Valeriia Gai Germanika: Girls (Devochki, 2005)

reviewed by Michelle Kuhn© 2007

 

Girls is a 21st-century coming-of-age film. It depicts the summer adventures of three girls encountering the rollercoaster of adolescence—though with more “downs” than “ups.” Katia, Sveta, and Sasha, pure post-Soviet, post-modern babies, blossom into “womanhood” through self-destruction. Their grown-up act entails the run-of-the-mill deviant behaviors: drinking, smoking, piercing each other’s bellybuttons, suicide contemplation, and naked carousal with boys. These girls seem determined to prove themselves by acts of masochism. Seeking to harm their bodies in every imaginable way, they essentially demonstrate how, though the manifestations have changed, the traditional notion defining (Russian) womanhood as burden—physical and otherwise—remains intact. These 21st-century girls are in the process of becoming the 19th-century hysterical woman. To put it more precisely, the girls are downright Dostoevskian. In perfectly calm, seemingly happy episodes, they burst into amazingly cruel acts and tirades against each other. In the next moment, they treat each other with perfect civility, all nastiness and inflicted wounds apparently forgotten. The film’s rollercoaster of adolescence is driven by petty demons. The character study at the core of the narrative derives the real power of its punch, however, from the fact that Katia, Sveta, and Sasha, after all, are merely girls: in the final scene, the three stand in a crowd of 6- to16-year-olds participating in the ritual festivities of the first day of school. Is the film suggesting that girls are becoming women sooner, or that these girls’ behavior is now the norm for all girls? The title seems to confirm that yes, this behavior is universal, but the meaning ultimately is left open and the film carefully avoids judging its characters.

Now for the punch line: Girls is an award-winning documentary film by a young debut director. Valeriia Gai Germanika’s Dostoevskian subjects are real people. Dostoevskii, though, is not the only one recycled in the fashioning of Germanika’s films. Conceptually at least, the film demonstrates how Dziga Vertov’s “Kino-Eye” becomes an increasingly real possibility with new media—Germanika shoots all her films on mini-dv. In the self-referential film released together with Girls, Sisters (Sestry, 2005), Germanika directly comments on filmmaking, revealing the Vertovian influence. In response to her sister’s request to turn off the camera, Germanika explains that the camera is her “mode of communication” (sposob obshcheniia). Filmmaking is a way of life.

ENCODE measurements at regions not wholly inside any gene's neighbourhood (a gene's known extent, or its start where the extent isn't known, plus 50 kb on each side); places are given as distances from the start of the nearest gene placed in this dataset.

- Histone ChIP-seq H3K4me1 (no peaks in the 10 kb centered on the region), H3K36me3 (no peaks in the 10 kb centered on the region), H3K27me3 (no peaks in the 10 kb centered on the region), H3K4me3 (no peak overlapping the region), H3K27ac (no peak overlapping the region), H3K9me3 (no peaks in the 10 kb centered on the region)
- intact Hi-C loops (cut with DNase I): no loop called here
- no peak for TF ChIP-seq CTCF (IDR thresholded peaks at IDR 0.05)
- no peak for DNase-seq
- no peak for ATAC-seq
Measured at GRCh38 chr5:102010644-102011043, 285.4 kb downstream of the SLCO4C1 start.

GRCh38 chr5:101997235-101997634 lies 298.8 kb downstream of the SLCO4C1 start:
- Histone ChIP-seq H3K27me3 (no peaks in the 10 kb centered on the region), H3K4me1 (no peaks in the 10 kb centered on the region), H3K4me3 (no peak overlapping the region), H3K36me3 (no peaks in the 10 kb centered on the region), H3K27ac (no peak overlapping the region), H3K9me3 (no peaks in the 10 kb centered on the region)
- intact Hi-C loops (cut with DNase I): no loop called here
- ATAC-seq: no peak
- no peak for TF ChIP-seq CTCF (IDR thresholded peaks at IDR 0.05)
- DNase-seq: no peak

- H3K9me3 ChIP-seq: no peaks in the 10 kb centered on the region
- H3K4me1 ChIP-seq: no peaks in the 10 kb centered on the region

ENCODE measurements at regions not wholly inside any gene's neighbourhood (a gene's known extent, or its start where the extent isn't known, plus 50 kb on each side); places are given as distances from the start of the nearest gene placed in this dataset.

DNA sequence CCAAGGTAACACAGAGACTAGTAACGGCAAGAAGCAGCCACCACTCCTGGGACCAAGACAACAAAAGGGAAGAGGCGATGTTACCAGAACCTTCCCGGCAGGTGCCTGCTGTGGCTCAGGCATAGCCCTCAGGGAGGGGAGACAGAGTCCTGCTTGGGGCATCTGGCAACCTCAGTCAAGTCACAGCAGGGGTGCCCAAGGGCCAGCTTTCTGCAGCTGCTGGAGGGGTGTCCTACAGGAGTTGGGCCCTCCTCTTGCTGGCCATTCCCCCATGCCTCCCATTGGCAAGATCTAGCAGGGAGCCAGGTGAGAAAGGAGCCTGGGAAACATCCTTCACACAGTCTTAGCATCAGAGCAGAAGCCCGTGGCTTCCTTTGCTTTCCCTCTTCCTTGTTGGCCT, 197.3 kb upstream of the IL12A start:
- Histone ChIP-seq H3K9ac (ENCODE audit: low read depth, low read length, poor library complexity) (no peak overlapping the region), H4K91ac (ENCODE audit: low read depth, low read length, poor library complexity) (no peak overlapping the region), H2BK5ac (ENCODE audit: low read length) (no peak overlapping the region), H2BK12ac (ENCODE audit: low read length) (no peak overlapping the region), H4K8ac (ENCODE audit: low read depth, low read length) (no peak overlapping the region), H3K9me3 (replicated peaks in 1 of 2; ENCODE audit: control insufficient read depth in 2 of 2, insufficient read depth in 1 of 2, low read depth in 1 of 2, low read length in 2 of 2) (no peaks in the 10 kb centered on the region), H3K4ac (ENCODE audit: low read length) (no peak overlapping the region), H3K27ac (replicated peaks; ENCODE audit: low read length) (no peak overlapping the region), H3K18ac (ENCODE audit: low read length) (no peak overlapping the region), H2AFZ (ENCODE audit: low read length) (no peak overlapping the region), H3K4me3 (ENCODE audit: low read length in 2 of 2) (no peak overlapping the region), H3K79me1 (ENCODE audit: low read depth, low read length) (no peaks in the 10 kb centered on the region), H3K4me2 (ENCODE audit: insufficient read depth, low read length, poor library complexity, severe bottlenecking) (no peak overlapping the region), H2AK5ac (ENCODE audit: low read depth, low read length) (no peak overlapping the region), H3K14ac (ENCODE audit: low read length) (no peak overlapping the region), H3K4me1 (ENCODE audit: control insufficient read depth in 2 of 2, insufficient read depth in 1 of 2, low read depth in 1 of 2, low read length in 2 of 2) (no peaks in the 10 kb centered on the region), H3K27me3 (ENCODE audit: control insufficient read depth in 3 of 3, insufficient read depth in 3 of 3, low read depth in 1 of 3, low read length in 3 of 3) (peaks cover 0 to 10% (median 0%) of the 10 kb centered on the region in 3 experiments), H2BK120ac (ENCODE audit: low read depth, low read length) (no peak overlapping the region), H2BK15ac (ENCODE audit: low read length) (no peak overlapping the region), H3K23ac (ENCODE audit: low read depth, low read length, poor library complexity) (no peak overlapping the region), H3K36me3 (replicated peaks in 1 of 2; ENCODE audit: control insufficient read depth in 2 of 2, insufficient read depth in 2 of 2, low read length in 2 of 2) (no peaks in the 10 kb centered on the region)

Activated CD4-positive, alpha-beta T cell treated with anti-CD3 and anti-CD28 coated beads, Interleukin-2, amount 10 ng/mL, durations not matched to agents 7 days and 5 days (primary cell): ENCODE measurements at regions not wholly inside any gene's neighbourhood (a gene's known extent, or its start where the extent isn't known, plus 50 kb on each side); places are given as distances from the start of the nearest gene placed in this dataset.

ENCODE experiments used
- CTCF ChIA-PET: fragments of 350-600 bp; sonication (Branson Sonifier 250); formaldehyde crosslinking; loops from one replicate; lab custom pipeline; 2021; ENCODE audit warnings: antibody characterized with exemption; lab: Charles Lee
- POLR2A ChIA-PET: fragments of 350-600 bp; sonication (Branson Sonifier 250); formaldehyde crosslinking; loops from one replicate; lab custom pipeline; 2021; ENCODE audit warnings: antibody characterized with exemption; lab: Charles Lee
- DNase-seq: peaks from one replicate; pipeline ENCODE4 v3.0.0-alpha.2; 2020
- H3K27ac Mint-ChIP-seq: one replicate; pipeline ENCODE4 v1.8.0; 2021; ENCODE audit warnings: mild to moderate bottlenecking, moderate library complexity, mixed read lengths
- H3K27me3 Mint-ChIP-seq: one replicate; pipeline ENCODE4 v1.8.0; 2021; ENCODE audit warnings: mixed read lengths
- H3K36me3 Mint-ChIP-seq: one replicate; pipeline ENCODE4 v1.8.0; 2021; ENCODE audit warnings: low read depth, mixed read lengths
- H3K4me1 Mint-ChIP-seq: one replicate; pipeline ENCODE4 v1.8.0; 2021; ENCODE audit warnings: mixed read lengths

In another sense, the film reflects an aesthetics that might be described as the “Dogme” of documentary. Though not all of the principles outlined in Dogme 95’s “Vow of Chastity” are applicable to Germanika’s film, Girls reveals a similar intrinsic stylistic logic and striving for veracity or authenticity. The dv technology, of course, permits the relatively low cost of production, but it also lends a sense of unmediated contact between the camera and the filmed subjects. The film is unpretentious and captures its subjects frankly and without the artificial “poetic” devices littering so many contemporary documentary films or attempts to conceal the traces of its making. This style is also indicative of the larger context from which Girls comes. Germanika is a member of the indie Kinoteatr.doc, a contemporary avant-garde group that supports and promotes young documentary filmmakers and is “interested in real life and cinema that relates to it.” For information on Kinoteatr.doc, see Alena Solntseva’s article featured in this issue or the group’s website, which includes a kind of manifesto of its own.

The independent Kinoteatr.doc comes as a breath of fresh air to the atmosphere long dominated by a monolithic Russian national film industry. With the use of new technologies, young filmmakers, like Germanika, are reviving experimentation and contributing to the transformation of traditional film practices. For those curious about the other sex, Boys has been released in autumn 2006.

Michelle Kuhn
University of Pittsburgh


Girls, Russia, 2005
Color, 46 minutes
Director: Valeriia Gai Germanika
Scriptwriter: Valeriia Gai Germanika
Cinematography: Valeriia Gai Germanika
Cast: Svetlana Samoilova, Ekaterina Poltavtseva, Aleksandra Shugaeva, Elena Orlova
Producer: Mikhail Sinev
Production: Kinoteatr.doc

Awards: Best Short Film, Kinotavr, 2006; Kinoteatr.doc, 2006

 

Valeriia Gai Germanika: Girls (Devochki, 2005)

reviewed by Michelle Kuhn© 2007

Updated: 07 Jan 07